Baking a Cake

Becoming a leader is like baking a cake from scratch–a little of this, some of that, stir it up and bake it at the right temperature for the right length of time.  Becoming a leader is a lot more complicated than that too.  Becoming a leader requires you to be a learning machine.  It requires you to evaluate yourself in a richly open and objective way.  It requires you to push yourself to have experiences and to reflect about those experiences.  It requires you to try things that don’t work and learn from them.  It requires you to learn to listen and trust and experiment.  It requires you to remain flexible throughout.  There is not a leader anointing body that picks you and says “thou art a leader.”

If you want to be a leader, then I invite you to stay tuned through this series of posts on leadership.  I invite you to challenge yourself to answer the questions and reflect on your own knowledge of leadership.  I challenge you to talk to others about leadership.  It’s up to you.

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Are You A Born Leader?

Are Leaders Born or Are They Made?

I recently had someone ask me if I believed that leaders could be created.  I actually was very surprised.  I thought everyone knew that leaders could be developed.  Haha.  Note to self:  EVERYONE doesn’t know anything.  Second note to self:  Just because you believe something, that doesn’t mean it is a fact to be known by everyone.  Third note to self:  Never, never, never forget that your “facts” aren’t everyone’s facts.

Born or Made, Other Things Are Involved

OK.  I’m done with my lectures to myself.  Let’s look at whether leaders can be developed.  First of all, I’ve spent a reasonable amount of my life teaching Leadership at the graduate level, and I’ve developed and implemented Executive Development programs.  I’ve WATCHED people grow leadership skills.  Were they born with nascent skills that became more dominant?  In other words, were they born leaders?  Maybe.  But they weren’t great leaders, and then when they were exposed to ideas, to new ways of thinking and interacting, when they practiced, they became better leaders.  In fact, frequently, they began to see themselves as leaders and began to consciously behave as leaders.

The Center for Creative Leadership, which does great research and training on leadership, recently asked C Suite leaders whether they believed that leaders are born or made.  Fifty eight percent of those asked believe, like me, that leaders are made.  Nineteen percent believe that they are born and twenty nine percent believe that it is both.  If leaders are born, then there isn’t much we can do to grow leaders.  However, if they are born with potential, then of course there are things that can be done to make them better leaders.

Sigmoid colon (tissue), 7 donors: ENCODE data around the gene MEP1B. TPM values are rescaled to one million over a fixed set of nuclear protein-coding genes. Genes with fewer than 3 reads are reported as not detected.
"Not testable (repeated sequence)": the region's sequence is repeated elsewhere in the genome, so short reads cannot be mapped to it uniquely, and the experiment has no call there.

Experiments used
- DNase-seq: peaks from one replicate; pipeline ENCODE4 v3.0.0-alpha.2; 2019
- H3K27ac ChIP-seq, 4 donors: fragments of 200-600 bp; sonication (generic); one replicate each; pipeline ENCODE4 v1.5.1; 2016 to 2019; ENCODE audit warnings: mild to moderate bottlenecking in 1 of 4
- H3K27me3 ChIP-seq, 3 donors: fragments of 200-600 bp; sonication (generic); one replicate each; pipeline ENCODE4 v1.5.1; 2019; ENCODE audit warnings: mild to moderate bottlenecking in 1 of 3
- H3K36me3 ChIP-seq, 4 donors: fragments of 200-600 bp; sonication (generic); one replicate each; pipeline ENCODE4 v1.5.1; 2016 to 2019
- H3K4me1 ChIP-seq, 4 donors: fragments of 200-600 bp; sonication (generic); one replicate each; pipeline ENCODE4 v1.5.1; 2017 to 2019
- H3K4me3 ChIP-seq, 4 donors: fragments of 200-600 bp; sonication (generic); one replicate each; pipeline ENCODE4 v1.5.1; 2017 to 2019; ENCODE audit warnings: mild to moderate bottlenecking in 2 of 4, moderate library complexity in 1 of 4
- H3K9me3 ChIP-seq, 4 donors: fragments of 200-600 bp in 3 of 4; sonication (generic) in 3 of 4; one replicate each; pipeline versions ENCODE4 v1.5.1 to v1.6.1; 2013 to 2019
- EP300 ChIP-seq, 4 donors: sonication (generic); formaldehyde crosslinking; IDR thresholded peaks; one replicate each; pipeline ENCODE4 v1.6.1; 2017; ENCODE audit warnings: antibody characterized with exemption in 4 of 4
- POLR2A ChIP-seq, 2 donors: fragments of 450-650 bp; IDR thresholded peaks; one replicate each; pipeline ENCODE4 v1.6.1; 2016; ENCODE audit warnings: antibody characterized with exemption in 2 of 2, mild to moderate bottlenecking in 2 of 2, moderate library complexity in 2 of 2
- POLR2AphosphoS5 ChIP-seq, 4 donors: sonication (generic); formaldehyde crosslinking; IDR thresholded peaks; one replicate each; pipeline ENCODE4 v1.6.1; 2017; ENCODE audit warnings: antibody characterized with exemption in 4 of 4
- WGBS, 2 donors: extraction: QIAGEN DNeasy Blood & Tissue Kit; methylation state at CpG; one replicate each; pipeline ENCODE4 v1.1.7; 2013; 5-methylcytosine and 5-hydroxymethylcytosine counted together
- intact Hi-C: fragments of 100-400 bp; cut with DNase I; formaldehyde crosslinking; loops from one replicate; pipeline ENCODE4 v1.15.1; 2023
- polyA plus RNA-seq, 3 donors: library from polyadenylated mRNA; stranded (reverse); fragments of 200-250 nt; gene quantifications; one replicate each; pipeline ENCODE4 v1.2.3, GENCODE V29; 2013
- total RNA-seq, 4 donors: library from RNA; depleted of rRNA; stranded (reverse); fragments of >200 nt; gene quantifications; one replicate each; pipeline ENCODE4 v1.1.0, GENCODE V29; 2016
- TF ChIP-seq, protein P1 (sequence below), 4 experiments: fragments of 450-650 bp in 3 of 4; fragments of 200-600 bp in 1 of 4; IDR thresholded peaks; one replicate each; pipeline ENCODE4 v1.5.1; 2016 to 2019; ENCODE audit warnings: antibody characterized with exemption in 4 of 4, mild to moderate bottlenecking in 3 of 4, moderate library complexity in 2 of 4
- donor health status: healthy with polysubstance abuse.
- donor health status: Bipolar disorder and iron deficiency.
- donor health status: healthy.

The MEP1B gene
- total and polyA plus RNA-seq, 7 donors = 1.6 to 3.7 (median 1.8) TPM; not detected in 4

Let’s start with what creates a leader.  If a leader is born, then it is his/her personal characteristics and traits that makes him/her a leader.  Presumably these folks would show leadership capabilities at a very young age.  What is interesting about that, though, is that how children are judged as “leaders” is very different than how adults are judged as “leaders.”  I once participated in an effort to develop “leaders” at the middle school level.  We surveyed their teachers as to what characteristics demonstrated leadership and the results were eye-opening.  Most teachers thought that the best leaders in the class were those who behaved themselves, were quiet and did their work.  Imagine that being the criteria in an Executive Development program for a corporation.

I think most people would agree that these personal characteristics are a part of what makes a leader. The dispute is just about how much these characteristics matter.  The other things that contribute are leadership training and experiences.  The same Center for Creative Leadership  (CCL) Survey, asked both those who thought leaders  were born and those who thought leaders were grown how much these other factors played in leadership development.  Interestingly, both groups thought all played a role–they just varied in how much of a role.  Those who believed in the ‘born’ method thought that traits were  31%, learning  28%, and experiences were 38% of the development of leaders.  Those who believed in the ‘made’ method thought that traits were  20% , learning 34%, and experiences were 46% of the development of leaders.